Almost like no other place on Earth, India conjures up plenty of clichés about colours and contrasts – from the ‘yoga by the pristine lake/temple/forest’ of the Incredible India campaign, to the sparkly spectacle of Bollywood, to the grittier portrayals of poverty and social issues we see daily on current affairs.
In truth, travel in India will expose you to all these things – but the reality is often quite surprising and rewarding in ways unexpected. In all the clichés we have in our heads about India, it is easy to forget the speed of economic and social change that is happening throughout much of the country, and what this means for the traveler.
The scale and pace of India’s modernisation is such that most creature comforts are entirely within reach. Although no-one would advocate doing so - it is entirely possible to spend all your days in one of India’s major cities hanging out in airconditioned shopping malls, existing on Pizza Hut and McDonalds, sipping lattes at Café Coffee Day and staying in comfy hotels.
Don’t let any of this put you off. India is hardly a place where tradition and diversity has been bulldozed for the strip mall. It is fascinating to see how different generations are responding to the huge changes that are occurring and how young people are negotiating a world that is quite different to that which their parents, and even older siblings grew up in.
The natural beauty and contrast of the regions – from tropical to Himalayan to desert – overlaid by history and unsurpassed richness of the many communities that make up India – make this a destination that is totally unique.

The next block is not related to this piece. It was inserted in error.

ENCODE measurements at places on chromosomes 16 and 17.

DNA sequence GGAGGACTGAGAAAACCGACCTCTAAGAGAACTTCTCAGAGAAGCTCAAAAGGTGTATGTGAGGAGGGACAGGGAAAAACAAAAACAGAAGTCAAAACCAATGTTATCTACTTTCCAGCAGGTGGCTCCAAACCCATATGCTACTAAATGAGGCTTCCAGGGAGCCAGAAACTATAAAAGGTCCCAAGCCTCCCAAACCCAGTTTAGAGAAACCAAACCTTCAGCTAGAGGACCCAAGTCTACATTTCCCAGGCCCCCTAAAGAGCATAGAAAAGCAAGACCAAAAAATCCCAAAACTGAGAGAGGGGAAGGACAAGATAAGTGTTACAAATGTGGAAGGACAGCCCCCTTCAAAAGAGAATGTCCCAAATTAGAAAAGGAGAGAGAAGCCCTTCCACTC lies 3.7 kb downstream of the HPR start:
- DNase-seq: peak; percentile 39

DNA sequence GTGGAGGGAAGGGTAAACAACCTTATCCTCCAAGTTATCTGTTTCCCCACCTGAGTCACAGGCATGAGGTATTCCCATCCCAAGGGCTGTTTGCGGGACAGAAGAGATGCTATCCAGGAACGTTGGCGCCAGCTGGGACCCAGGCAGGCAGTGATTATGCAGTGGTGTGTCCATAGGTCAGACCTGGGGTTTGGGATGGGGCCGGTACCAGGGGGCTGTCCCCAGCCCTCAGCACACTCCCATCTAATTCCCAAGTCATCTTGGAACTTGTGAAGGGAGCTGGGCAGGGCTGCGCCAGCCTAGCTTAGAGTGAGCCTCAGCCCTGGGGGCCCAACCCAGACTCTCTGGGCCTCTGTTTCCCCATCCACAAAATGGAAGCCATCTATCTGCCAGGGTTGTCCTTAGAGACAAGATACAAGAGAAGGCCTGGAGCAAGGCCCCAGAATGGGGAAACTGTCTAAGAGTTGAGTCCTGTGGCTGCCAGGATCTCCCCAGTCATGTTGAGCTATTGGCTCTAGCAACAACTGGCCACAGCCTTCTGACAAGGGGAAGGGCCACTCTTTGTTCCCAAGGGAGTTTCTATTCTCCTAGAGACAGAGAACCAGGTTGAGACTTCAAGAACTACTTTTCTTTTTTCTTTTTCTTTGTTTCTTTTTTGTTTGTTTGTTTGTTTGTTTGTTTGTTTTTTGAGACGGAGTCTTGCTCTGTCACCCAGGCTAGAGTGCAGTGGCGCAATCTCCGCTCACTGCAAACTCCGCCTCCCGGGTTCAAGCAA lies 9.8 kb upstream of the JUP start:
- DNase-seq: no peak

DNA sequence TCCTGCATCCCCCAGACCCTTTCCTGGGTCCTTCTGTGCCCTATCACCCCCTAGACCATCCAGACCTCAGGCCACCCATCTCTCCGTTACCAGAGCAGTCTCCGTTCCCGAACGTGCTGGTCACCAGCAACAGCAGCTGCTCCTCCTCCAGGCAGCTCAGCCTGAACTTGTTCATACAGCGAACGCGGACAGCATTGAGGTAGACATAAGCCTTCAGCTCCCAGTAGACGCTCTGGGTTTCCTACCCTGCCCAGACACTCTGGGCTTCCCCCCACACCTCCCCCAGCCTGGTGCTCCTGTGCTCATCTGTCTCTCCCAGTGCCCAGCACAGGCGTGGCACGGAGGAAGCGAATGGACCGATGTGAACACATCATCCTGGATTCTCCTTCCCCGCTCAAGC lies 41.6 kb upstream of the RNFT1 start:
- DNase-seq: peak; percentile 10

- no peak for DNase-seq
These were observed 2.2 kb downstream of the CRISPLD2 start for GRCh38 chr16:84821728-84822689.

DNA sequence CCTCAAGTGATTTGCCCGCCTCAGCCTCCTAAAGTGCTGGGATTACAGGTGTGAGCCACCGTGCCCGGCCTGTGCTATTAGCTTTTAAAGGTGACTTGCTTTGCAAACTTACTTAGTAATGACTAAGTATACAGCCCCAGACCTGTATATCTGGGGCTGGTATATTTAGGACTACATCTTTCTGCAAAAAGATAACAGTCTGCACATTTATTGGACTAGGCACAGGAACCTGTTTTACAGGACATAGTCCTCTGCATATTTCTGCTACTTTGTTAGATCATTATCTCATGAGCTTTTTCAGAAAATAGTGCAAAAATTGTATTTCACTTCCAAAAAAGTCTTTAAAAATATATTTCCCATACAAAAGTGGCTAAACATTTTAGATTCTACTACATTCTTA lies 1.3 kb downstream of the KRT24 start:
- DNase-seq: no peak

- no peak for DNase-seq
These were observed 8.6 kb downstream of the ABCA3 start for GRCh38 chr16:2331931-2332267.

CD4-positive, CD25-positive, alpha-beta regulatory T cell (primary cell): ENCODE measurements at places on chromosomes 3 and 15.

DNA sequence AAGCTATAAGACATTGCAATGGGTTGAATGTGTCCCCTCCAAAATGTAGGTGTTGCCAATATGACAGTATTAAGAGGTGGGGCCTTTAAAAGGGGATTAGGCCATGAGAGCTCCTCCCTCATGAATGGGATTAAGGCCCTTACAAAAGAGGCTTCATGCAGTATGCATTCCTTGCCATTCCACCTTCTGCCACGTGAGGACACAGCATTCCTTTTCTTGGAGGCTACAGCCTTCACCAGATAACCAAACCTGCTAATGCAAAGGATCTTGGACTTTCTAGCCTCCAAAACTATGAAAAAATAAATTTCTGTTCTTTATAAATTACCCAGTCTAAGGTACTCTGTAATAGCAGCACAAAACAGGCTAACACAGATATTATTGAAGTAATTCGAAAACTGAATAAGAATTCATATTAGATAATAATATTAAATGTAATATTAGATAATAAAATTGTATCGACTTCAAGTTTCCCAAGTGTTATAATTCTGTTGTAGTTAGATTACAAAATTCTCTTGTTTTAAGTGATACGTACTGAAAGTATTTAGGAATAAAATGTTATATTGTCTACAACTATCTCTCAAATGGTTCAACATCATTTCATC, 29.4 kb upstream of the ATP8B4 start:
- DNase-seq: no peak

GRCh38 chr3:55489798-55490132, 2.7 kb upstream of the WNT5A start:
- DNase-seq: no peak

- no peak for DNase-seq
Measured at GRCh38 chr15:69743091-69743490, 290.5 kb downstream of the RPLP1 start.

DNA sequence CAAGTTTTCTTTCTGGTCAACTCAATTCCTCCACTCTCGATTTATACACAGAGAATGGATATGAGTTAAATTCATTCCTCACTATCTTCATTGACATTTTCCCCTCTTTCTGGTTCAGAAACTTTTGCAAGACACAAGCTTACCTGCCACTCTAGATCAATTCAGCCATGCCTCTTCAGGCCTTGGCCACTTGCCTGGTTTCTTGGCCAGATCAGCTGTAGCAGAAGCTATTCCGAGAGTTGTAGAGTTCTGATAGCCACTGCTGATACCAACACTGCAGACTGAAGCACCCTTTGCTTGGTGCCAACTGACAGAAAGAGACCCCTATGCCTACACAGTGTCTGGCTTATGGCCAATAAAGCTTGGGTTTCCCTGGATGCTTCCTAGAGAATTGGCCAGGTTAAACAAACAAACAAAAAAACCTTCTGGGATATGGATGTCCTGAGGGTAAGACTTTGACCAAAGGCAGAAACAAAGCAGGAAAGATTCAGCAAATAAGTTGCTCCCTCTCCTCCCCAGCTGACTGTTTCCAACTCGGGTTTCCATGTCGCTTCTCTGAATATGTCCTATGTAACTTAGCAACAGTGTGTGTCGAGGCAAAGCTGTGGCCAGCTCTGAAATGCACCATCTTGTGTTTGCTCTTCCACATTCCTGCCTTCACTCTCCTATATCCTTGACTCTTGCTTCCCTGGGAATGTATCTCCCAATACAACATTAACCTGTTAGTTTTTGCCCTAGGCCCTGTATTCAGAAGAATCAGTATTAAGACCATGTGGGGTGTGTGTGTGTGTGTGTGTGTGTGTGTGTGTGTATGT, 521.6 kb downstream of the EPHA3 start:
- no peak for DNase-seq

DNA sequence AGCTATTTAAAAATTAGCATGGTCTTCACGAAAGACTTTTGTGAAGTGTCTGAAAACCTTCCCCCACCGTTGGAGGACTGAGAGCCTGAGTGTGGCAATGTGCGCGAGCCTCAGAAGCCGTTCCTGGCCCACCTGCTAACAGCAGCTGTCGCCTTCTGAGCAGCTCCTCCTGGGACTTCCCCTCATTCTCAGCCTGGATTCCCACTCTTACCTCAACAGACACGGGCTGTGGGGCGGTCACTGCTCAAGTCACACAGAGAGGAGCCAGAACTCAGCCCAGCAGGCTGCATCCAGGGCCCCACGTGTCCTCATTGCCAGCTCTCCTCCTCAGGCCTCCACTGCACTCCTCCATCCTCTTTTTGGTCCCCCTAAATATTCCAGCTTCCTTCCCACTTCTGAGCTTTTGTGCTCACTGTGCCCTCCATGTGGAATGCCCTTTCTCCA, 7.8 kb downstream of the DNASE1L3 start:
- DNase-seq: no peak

My first trip to India was couple of years ago - it was an epic adventure beginning in Delhi, travelling west to Agra and Rajasthan, passing through Gujurat and the city of Ahmedabad before heading south to Mumbai, Goa and Kerala. We then flew to the southern city of Chennai, hung out in Pondicherry before heading up to Calcutta and almost back to the start in the holy city of Varanasi.
All that took five weeks and included an excellent Intrepid tour to cover some of that ground.
We have since been back to a couple of those places, as well as adding in short trips to cover some northern cities in greater depth.
Subcontinental Circuit - 5 weeks
Delhi – 4 nights Delhi to Goa tour - Intrepid tour for 15 days – Delhi to Goa via Agra, Rajasthan (Jaipur, Udaipur, rural Rajasthan), Ahmedebad, Mumbai. We did a food-lovers tour which has since been updated. The closest to our tour was something like this one – or this one. Kerala – 5 nights – Cochin, Munnar, Alleppey Pondicherry – 2 nights Chennai – 4 nights Calcutta – 4 nights Varanasi – 3 nights
I can’t stress enough, that when planning to visit India, it is important to consider not just what you want to see, but when is the best time to see it. While the realities of life don’t always allow for a perfect match in this regard and I would always advocate to GO somewhere than not – do consider that traveling particular regions of India, the weather will be an important factor in the kind of experience you have and even your enjoyment and impression of the place.